Michael Barone

Posted January 09, 2015

Lou Cannon has a nice remembrance in RealClearPolitics of Martin Anderson, the economist and adviser to Ronald Reagan who died last week at 78.

Posted January 06, 2015

How big a problem is family fragmentation? "Immense," says Mitch Pearlstein, head of the Minnesota think tank Center of the American Experiment. "The biggest domestic problem facing this country."

Posted January 02, 2015

There is a widespread assumption that President Obama has expanded the electorate and inspired booming voter turnout. One could make a case for that based on the 2008 election. But since then, not so much.

Posted December 30, 2014

Before Christmas, Arizona finished its 2nd Congressional District recount, showing Republican Martha McSally beating incumbent Democrat Ron Barber by 167 votes.

Posted December 26, 2014

Too much power being grabbed by Washington -- Obamacare, environmental regulations, education standards.

Posted December 23, 2014

The total discrediting of Rolling Stone's story on rape at the University of Virginia has shined a light on one of the least palatable features of American life: the so-called epidemic of rape on campus.

Posted December 16, 2014

In an earlier column, I looked at the role the abortion issue would play in the 2016 election -- not very much, I concluded -- and promised another column on other cultural issues. Here goes.

Posted December 12, 2014

The defeat of Democratic Sen. Mary Landrieu by Republican Rep. Bill Cassidy in last weekend's Louisiana runoff ends an election year that has been very successful for Republicans -- and has implications for 2016. Some observations:

Posted December 10, 2014

Time is money. And the Millennial generation, which is now making headlines for its low savings rate, seems to have missed that lesson completely. Astoundingly, a new study by Moody's Analytics says most adults under age 35 have a savings rate of negative 2 percent!

Posted December 09, 2014

Americans are divided politically along cultural, not economic, lines. Partisan preference is highly correlated with views on non-economic issues and only loosely related to economic status.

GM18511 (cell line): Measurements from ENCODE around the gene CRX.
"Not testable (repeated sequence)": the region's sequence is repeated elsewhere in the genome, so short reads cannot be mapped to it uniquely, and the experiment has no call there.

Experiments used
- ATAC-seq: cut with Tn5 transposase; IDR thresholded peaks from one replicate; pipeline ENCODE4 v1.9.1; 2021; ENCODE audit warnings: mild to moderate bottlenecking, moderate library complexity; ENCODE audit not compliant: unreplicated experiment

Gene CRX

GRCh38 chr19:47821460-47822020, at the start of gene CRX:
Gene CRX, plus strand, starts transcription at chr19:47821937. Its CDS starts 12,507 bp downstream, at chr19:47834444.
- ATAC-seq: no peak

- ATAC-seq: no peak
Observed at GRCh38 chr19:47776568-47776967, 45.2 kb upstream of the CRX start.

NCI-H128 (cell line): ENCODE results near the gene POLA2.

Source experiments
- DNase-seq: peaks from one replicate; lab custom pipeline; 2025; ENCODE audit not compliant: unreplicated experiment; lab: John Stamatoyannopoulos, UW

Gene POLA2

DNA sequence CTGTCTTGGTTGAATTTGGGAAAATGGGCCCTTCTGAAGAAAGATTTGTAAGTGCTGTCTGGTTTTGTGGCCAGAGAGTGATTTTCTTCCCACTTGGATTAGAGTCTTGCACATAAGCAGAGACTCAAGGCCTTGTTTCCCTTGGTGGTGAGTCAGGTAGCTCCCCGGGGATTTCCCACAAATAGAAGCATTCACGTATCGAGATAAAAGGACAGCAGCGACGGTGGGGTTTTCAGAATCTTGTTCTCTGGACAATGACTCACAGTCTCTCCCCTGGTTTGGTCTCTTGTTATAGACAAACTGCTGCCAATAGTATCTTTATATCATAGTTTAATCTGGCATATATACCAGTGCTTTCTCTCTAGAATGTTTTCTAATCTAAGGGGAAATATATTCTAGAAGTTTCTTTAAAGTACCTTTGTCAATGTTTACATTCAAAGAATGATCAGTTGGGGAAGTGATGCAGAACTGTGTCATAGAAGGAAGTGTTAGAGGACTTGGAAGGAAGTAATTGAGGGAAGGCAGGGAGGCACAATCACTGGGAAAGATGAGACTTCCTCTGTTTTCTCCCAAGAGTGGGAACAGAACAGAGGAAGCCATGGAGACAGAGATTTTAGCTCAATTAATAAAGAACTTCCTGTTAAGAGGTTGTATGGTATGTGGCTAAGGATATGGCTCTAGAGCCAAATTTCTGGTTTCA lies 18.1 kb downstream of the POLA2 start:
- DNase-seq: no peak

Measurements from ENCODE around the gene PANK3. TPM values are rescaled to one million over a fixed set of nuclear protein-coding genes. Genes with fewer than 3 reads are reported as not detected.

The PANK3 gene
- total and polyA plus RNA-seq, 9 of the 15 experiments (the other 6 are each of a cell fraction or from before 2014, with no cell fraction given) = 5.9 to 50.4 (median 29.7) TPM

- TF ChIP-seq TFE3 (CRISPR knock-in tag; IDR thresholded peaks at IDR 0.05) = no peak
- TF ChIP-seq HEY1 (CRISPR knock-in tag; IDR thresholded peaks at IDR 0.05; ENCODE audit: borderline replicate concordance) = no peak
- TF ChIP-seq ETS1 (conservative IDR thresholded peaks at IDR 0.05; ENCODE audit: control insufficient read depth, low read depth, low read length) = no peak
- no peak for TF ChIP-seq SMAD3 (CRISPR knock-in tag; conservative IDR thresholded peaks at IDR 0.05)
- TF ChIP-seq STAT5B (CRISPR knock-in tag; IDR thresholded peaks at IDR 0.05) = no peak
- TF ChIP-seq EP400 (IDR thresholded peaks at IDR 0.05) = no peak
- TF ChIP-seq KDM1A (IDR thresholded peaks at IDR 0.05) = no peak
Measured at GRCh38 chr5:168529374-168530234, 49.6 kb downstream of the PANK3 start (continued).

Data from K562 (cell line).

Posted December 05, 2014

Is the market in Hillary Clinton futures collapsing? Quite possibly so.

Posted December 01, 2014

Even as Republicans are about to regain a majority in the Senate after eight years in the minority, the conventional wisdom around Washington is that Democrats are likely to win back that majority again in 2016. That's certainly possible, but it's short of a slam dunk.

Posted November 28, 2014

No one in Washington much cares what House Democrats do these days. House rules tend to ensure that the main job of members of the minority is to show up, vote "no" and lose. And in the next Congress, Democrats will have fewer seats in the House than they've had since 1929 and 1930.

Posted November 25, 2014

About half of minimum wage earners are not in the lowest fifth households in income. Even fewer are their own household's primary earner. Almost all economists agree that when the minimum wage is raised, some employees lose their jobs.

Posted November 21, 2014

"When the facts change, I change my mind," economist John Maynard Keynes said when charged with inconsistency. "What do you do, sir?"

Posted November 18, 2014

Were the polls wrong? It's a question asked after every election. Sometimes, as in 1948, the answer seems as obvious as the answer to the question, "Why did Custer lose at Little Bighorn?" Sometimes the answer is less obvious, as it is this year.

Posted November 14, 2014

If you're a political junkie -- or at least if you're a conservative political junkie -- you've probably seen the map. It's a map of the United States showing the congressional districts won by Republicans in red and those won by Democrats in blue.

Posted November 10, 2014

Looking back on the 2014 election cycle, I see two largely unnoticed turning points that worked against Democrats and in Republicans' favor.

Posted November 07, 2014

Some observations on the election: (1) This was a wave, folks. It will be a benchmark for judging waves, for either party, for years. (2) In seriously contested races, Republican candidates were generally younger, more vigorous, more sunny and optimistic than Democrats. The contrast was sharpest in Colorado and Iowa, which voted twice for President Obama. Cory Gardner and Joni Ernst seemed to be looking forward to the future. Their opponents grimly championed the stale causes of feminists and trial lawyers of the past.

Posted November 04, 2014

Before the election results are in, and keeping in mind that there may be some unpleasant surprises for one party or the other -- or both -- it's possible to assess how the Democratic Party has fared under the leadership of President Obama. To summarize the verdict: not so well.